The raven boys, p.1
The Raven Boys, p.1Part #1 of The Raven Cycle series by Maggie Stiefvater
Blue Sargent had forgotten how many times she’d been told that she would kill her true love.
Her family traded in predictions. These predictions tended, however, to run toward the nonspecific. Things like: Something terrible will happen to you today. It might involve the number six. Or: Money is coming. Open your hand for it. Or: You have a big decision and it will not make itself.
The people who came to the little, bright blue house at 300 Fox Way didn’t mind the imprecise nature of their fortunes. It became a game, a challenge, to realize the exact moment that the predictions came true. When a van carrying six people wheeled into a client’s car two hours after his psychic reading, he could nod with a sense of accomplishment and release. When a neighbor offered to buy another client’s old lawn mower if she was looking for a bit of extra cash, she could recall the promise of money coming and sell it with the sense that the transaction had been foretold. Or when a third client heard his wife say, This is a decision that has to be made, he could remember the same words being said by Maura Sargent over a spread of tarot cards and then leap decisively to action.
But the imprecise nature of the fortunes stole some of their power. The predictions could be dismissed as coincidences, hunches. They were a chuckle in the Walmart parking lot when you ran into an old friend as promised. A shiver when the number seventeen appeared on an electric bill. A realization that even if you had discovered the future, it really didn’t change how you lived in the present. They were truth, but they weren’t all of the truth.
"I should tell you," Maura always advised her new clients, "that this reading will be accurate, but not specific. "
It was easier that way.
But this was not what Blue was told. Again and again, she had her fingers spread wide, her palm examined, her cards plucked from velvet-edged decks and spread across the fuzz of a family friend’s living room carpet. Thumbs were pressed to the mystical, invisible third eye that was said to lie between everyone’s eyebrows. Runes were cast and dreams interpreted, tea leaves scrutinized and séances conducted.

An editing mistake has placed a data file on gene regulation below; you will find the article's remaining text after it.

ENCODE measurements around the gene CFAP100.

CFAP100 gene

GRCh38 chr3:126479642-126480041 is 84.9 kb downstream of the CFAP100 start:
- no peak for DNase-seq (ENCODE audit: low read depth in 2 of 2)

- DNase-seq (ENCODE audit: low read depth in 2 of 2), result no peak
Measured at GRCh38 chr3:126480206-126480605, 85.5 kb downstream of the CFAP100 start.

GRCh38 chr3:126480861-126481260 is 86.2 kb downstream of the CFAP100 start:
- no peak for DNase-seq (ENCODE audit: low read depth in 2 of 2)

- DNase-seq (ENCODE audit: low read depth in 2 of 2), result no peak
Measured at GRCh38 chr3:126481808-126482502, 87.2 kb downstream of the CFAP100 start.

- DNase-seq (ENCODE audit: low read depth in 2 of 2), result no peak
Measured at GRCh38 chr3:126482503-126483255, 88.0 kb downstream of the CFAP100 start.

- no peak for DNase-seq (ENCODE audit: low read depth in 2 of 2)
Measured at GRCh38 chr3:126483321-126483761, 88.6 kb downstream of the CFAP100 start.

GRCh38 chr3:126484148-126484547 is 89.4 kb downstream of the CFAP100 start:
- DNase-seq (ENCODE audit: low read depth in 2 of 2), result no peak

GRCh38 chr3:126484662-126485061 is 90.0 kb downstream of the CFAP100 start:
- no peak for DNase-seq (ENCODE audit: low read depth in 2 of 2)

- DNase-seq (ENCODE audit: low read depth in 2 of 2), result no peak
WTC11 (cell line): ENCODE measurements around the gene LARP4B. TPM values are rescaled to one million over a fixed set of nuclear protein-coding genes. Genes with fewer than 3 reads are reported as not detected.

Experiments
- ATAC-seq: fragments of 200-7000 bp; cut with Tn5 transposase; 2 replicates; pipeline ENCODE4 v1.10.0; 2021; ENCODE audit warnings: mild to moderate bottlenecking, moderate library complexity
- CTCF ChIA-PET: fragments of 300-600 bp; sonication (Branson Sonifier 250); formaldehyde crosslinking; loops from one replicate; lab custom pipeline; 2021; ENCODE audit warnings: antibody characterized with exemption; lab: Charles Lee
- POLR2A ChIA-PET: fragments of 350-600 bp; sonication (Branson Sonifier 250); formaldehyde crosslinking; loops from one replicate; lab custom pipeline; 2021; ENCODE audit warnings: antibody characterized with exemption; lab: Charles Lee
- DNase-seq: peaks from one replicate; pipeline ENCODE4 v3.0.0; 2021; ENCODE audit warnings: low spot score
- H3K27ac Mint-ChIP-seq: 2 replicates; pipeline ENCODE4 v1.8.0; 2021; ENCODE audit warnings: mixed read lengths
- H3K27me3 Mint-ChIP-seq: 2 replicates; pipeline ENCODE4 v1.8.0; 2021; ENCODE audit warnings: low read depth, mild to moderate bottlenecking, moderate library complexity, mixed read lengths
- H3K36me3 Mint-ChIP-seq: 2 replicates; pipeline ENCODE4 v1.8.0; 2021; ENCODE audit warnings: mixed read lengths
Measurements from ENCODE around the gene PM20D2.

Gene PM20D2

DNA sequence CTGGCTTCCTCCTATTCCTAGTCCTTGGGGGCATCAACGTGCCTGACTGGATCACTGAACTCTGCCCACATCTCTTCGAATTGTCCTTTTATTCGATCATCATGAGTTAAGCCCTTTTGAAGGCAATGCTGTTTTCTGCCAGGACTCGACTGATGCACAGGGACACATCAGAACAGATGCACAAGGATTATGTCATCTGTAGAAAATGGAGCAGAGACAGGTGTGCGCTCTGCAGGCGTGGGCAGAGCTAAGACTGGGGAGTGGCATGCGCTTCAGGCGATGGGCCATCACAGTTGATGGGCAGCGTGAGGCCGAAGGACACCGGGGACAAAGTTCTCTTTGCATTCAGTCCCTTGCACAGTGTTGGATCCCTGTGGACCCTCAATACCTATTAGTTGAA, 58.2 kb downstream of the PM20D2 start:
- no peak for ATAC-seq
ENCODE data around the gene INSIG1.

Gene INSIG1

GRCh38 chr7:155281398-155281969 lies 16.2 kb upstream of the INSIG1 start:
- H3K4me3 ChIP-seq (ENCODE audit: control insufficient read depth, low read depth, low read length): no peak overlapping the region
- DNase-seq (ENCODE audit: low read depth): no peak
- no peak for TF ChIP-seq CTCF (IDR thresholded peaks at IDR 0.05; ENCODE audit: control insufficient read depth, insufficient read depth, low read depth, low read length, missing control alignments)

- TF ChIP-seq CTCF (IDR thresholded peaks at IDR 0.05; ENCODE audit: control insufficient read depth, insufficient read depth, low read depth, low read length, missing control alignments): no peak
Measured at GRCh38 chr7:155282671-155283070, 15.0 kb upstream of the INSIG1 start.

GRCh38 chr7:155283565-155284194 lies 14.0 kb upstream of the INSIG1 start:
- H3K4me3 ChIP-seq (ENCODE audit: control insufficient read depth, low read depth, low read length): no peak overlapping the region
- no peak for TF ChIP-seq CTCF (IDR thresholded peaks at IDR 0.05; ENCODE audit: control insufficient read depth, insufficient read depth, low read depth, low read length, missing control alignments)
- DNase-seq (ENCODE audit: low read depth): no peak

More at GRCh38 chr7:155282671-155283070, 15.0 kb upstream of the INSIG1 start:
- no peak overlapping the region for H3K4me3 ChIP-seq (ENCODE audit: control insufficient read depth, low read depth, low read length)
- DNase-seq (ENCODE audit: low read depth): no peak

All the women came to the same conclusion, blunt and inexplicably specific. What they all agreed on, in many different clairvoyant languages, was this:
If Blue was to kiss her true love, he would die.
For a long time, this bothered Blue. The warning was specific, certainly, but in the way of a fairy tale. It didn’t say how her true love would die. It didn’t say how long after the kiss he would survive. Did it have to be a kiss on the lips? Would a chaste peck on the back of his palm prove as deadly?
Until she was eleven, Blue was convinced she would silently contract an infectious disease. One press of her lips to her hypothetical soulmate and he, too, would die in a consumptive battle untreatable by modern medicine. When she was thirteen, Blue decided that jealousy would kill him instead — an old boyfriend emerging at the moment of that first kiss, bearing a handgun and a heart full of hurt.
When she turned fifteen, Blue concluded that her mother’s tarot cards were just a pack of playing cards and that the dreams of her mother and the other clairvoyant women were fueled by mixed drinks rather than otherworldly insight, and so the prediction didn’t matter.
She knew better, though. The predictions that came out of 300 Fox Way were unspecific, but undeniably true. Her mother had dreamt Blue’s broken wrist on the first day of school. Her aunt Jimi predicted Maura’s tax return to within ten dollars. Her older cousin Orla always began to hum her favorite song a few minutes before it came on the radio.
No one in the house ever really doubted that Blue was destined to kill her true love with a kiss. It was a threat, however, that had been around for so long that it had lost its force. Picturing six-year-old Blue in love was such a far-off thing as to be imaginary.
And by sixteen, Blue had decided she would never fall in love, so it didn’t matter.
But that belief changed when her mother’s half sister Neeve came to their little town of Henrietta. Neeve had gotten famous for doing loudly what Blue’s mother did quietly. Maura’s readings were done in her front room, mostly for residents of Henrietta and the valley around it. Neeve, on the other hand, did her readings on television at five o’clock in the morning. She had a website featuring old soft-focus photographs of her staring unerringly at the viewer. Four books on the supernatural bore her name on the cover.
Blue had never met Neeve, so she knew more about her half aunt from a cursory web search than from personal experience. Blue wasn’t sure why Neeve was coming to visit, but she knew her imminent arrival spurred a legion of whispered conversations between Maura and her two best friends, Persephone and Calla — the sort of conversations that trailed off into sipping coffee and tapping pens on the table when Blue entered the room. But Blue wasn’t particularly concerned about Neeve’s arrival; what was one more woman in a house filled to the brim with them?
Neeve finally appeared on a spring evening when the already long shadows of the mountains to the west seemed even longer than usual. When Blue opened the door for her, she thought, for a moment, that Neeve was an unfamiliar old woman, but then her eyes grew used to the stretched crimson light coming through the trees, and she saw that Neeve was barely older than her mother, which was not very old at all.